E-cigarettes were first marketed 15 years ago and are now commonly used worldwide. In the last decade, e-cigarette use increased strikingly among teenagers and young adults in many countries, especially in Europe and the US.[9] The results of observational and randomized studies suggest that e-cigarettes can help users to quit or cut down classical cigarette smoking.[10],[11] Percentage of e-cigarette users who said that they used e-cigarettes various reasons are shown in [Figure 1].[12] There are only a few cross-sectional studies of e-cigarette users in the literature, and their behavioral characteristics during the time they use e-cigarettes remain unclear.[13],[14] The striking increase in e-cigarette use has raised the importance of questions such as why and how people use e-cigarettes, and if they only use e-cigarettes or also smoke classic cigarettes. For this reason, this study was planned to determine the characteristics of e-cigarette users.{Figure 1}

 Materials and Methods

Since the sale and marketing of e-cigarettes are carried out mostly over the Internet, this descriptive study planned to reach e-cigarette users on the Internet. A web-based survey was applied to the e-cigarette users in Turkey over the Internet. This study was carried out from March to September 2018 with participants who were 18 or older. Since the number of e-cigarette users in Turkey is not known, the sample size of the study could not be calculated. For this reason, the minimum number of participants was determined by reviewing previous studies of this subject.[15] The aim was to reach to a higher number of people than the relevant previous studies. The survey was completed when the minimum required number of people was reached. The survey was administered to 480 e-cigarette users. Legal permission for the survey was obtained from the Ethical Commission of Clinical Research at Süleyman Demirel University (file number 2018/84).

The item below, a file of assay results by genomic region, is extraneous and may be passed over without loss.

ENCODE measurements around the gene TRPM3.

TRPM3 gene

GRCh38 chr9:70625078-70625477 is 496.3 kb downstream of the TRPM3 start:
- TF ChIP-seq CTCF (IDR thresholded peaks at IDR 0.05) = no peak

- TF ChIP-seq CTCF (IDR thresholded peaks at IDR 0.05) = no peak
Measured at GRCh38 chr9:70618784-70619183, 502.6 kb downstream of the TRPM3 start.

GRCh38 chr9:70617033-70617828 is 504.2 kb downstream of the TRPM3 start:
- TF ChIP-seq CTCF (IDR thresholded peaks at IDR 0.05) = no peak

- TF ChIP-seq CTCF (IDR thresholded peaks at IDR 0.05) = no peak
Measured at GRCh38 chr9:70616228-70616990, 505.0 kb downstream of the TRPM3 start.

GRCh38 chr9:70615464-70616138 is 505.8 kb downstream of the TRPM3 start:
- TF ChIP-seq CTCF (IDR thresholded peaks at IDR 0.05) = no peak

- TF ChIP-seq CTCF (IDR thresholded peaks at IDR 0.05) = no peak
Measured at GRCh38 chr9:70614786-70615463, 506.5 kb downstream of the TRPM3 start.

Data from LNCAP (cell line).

The 24-question survey was administered to e-cigarette users to learn specific information about e-cigarette use such as reasons for using e-cigarettes, duration of use, types of e-cigarette, and e-liquid contents.


Participant profiles

This study's sample included 476 men and 4 women with a mean age of 35 ± 6 years. It included young adults with high incomes (≥3000 TL) and high education levels. In this sample, e-cigarette use was much more common among men. The demographic characteristics of the participants are shown in [Table 1].{Table 1}

The nicotine quantities and flavorings in electronic cigarettes

Most e-cigarette liquids contain flavoring substances. This study's participants used coffee (18.33%), tobacco (16.04%), mint (12.29%), vanilla (11.87%), cherry (10.00%), energy drink (6.87%), apple (6.04%), chocolate (3.33%), and cappuccino (3.33%) flavorings in their e-liquids. The flavors used by the participants are shown in [Figure 2]. Of them, 7.70% used unflavored e-liquids. A few of them (3.75%) preferred to make their own e-liquids by mixing different flavors and substances in different concentrations. The fact that 0.41% of the participants used hallucinogenic absinth to their e-liquids was noted as significant information. The users' e-liquid nicotine quantities varied between 4 and 24 mg/ml. The nicotine concentrations of the e-liquids were as follows: 4 mg/ml (2. 08%), 6 mg/ml (6. 25%), 9 mg/ml (15.83%), 11 mg/ml (12.08%), 16 mg/ml (6.04%), 18 mg/ml (23. 75%), and 24 mg/ml (6.45%). Of the participants, 18.33% preferred to make their own e-liquids using various compounds and flavoring substances in different concentrations. Of them, 9.16% chose to use nicotine-free e-liquids. Few users preferred e-cigarette cartridges with zero nicotine or little nicotine over the cartridges with medium or high levels of nicotine content. The quantities of nicotine levels of e-liquids preferred by the e-cigarette users are shown in [Figure 3].{Figure 2}{Figure 3}